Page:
- Format: PDF
- Publisher: Oxford University Press; 1st edition (December 1, 2016)
- Language: English
- 304 pages
- ISBN-10: 9780190497033
- ISBN-13: 978-0190497033
In this timely and provocative book, James Stent, a banker with decades of experience in Asian banking and fluency in Chinese language, explains how Chinese banks work, analyzes their strengths and weaknesses, and sets forth the challenges they face in a slowing economy. Without minimizing the real issues Chinese banks face, China’s Banking Transformation challenges negative media accounts and reports of “China bears”. Based on his 13 years of service on the boards of China Minsheng Bank, a privately owned listed bank, and China Everbright Bank, a state-controlled listed bank, the author brings the informed view of an insider to the reality of Chinese banking.
China’s Banking Transformation demonstrates that Chinese banks have transformed into modern, well-run commercial banks, playing a vital role supporting China’s extraordinary economic growth. Acknowledging that China’s banks are different from Western banks, the author explains that they are hybrid banks, borrowing extensively from Western models, but at the same time operating within a traditional Chinese cultural framework and in line with China’s governance model.
From his personal experience working at board level, Stent describes the governance and management of China’s banks, including the role of the Communist Party. He sees China’s banks as embedded in ancient concepts of how government and society work in China, and also as actors within a market socialist political economy. The Chinese banking system today bears similarities with banking in Northeast Asian “developmental states” of recent past, and also pre-1949 Chinese banking.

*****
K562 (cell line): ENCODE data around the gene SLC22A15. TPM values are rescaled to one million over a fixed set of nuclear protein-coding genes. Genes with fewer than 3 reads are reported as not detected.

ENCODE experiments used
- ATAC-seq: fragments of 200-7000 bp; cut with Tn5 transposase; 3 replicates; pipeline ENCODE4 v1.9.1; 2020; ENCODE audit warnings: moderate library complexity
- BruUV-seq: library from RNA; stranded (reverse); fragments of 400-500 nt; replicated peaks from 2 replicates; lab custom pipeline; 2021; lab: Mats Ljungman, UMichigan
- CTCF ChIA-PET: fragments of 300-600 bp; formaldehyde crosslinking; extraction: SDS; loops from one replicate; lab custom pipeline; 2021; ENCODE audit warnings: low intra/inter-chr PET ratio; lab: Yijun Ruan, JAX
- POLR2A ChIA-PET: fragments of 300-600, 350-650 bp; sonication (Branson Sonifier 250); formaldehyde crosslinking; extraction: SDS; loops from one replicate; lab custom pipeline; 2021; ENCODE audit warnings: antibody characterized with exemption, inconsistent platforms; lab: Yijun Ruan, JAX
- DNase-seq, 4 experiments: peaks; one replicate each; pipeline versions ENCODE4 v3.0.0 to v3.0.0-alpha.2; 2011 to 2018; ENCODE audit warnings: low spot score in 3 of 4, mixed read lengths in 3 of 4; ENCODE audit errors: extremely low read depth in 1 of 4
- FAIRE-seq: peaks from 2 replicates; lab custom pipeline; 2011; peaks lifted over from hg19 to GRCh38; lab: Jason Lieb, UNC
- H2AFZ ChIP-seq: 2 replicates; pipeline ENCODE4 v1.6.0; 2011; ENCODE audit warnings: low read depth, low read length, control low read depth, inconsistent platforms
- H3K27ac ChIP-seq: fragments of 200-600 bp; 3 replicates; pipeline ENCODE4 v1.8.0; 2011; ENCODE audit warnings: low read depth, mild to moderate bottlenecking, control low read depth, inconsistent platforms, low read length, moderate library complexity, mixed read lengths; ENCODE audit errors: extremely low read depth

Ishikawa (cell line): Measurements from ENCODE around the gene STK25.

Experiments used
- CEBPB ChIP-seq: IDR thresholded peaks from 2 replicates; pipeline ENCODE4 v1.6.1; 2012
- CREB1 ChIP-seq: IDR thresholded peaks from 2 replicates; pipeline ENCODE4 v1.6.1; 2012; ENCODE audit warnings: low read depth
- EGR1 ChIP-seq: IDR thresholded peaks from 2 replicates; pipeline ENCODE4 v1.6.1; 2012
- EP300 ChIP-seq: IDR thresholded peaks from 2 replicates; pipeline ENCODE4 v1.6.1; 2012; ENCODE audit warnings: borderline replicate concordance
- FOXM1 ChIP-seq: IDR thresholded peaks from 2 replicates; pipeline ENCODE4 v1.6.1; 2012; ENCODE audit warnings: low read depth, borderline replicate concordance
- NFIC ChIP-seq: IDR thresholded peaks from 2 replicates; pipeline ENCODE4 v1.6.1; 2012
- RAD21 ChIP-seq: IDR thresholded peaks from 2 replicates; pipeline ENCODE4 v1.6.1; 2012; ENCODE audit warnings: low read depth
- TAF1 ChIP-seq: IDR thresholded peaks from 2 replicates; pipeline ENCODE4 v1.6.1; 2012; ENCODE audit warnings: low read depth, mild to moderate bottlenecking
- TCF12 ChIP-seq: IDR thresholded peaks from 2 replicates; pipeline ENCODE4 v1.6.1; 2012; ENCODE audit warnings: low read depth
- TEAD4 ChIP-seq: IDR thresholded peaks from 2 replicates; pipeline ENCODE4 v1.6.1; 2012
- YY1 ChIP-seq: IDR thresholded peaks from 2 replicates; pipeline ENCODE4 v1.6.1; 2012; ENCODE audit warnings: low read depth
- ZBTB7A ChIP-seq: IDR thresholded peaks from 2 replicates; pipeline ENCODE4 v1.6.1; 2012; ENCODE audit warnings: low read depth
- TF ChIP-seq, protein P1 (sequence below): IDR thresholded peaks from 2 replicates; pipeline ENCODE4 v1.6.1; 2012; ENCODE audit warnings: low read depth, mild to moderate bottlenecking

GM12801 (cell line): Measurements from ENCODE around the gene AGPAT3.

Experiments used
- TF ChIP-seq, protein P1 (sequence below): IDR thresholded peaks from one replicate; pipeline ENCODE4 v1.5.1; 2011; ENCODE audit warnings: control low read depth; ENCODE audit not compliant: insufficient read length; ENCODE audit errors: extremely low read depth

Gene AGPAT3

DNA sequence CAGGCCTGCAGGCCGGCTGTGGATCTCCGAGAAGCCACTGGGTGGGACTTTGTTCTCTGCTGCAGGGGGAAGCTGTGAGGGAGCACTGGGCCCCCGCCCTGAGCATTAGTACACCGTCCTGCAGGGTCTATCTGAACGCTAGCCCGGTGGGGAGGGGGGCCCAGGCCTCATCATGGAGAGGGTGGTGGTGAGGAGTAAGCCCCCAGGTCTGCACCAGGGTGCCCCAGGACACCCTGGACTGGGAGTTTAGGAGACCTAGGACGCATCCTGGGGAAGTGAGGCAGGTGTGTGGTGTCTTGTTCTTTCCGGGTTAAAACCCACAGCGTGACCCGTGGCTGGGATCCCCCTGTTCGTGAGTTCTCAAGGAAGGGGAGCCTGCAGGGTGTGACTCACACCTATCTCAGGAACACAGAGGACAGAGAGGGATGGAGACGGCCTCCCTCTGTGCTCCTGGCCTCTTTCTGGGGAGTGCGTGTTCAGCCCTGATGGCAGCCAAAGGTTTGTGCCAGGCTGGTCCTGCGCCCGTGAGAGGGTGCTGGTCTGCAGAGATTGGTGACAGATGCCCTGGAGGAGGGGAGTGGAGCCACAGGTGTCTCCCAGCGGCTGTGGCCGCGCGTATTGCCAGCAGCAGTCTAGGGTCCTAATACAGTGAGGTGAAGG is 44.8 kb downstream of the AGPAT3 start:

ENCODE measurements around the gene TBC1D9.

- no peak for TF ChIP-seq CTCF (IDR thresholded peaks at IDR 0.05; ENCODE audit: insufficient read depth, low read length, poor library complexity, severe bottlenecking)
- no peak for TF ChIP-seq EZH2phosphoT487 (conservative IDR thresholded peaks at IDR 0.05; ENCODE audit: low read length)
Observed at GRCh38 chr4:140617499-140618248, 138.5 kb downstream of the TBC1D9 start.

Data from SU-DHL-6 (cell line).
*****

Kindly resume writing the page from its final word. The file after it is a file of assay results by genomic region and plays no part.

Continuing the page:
As the first account of Chinese banking by a Westerner who has worked in China’s banks, China’s Banking Transformation should be read by anyone interested in the political economy of contemporary China, in Asian development issues, and in banking issues generally. The book dispels misconceptions and provides insight into the financial aspects of China’s economic growth story.
James Stent served for 13 years on the boards of China Minsheng Bank and China Everbright Bank in Beijing, and is presently on the boards of banks in Mongolia and Myanmar. Altogether, he has been engaged in commercial banking in Asia for more than four decades, starting with Citibank and Crocker National Bank in the Philippines, Hong Kong, and Thailand, prior to joining the management of a Thai bank in Bangkok. Stent now divides his time between residences in Bangkok and California. Fluent in Chinese and Thai, he studied economic development at the Woodrow Wilson School at Princeton University.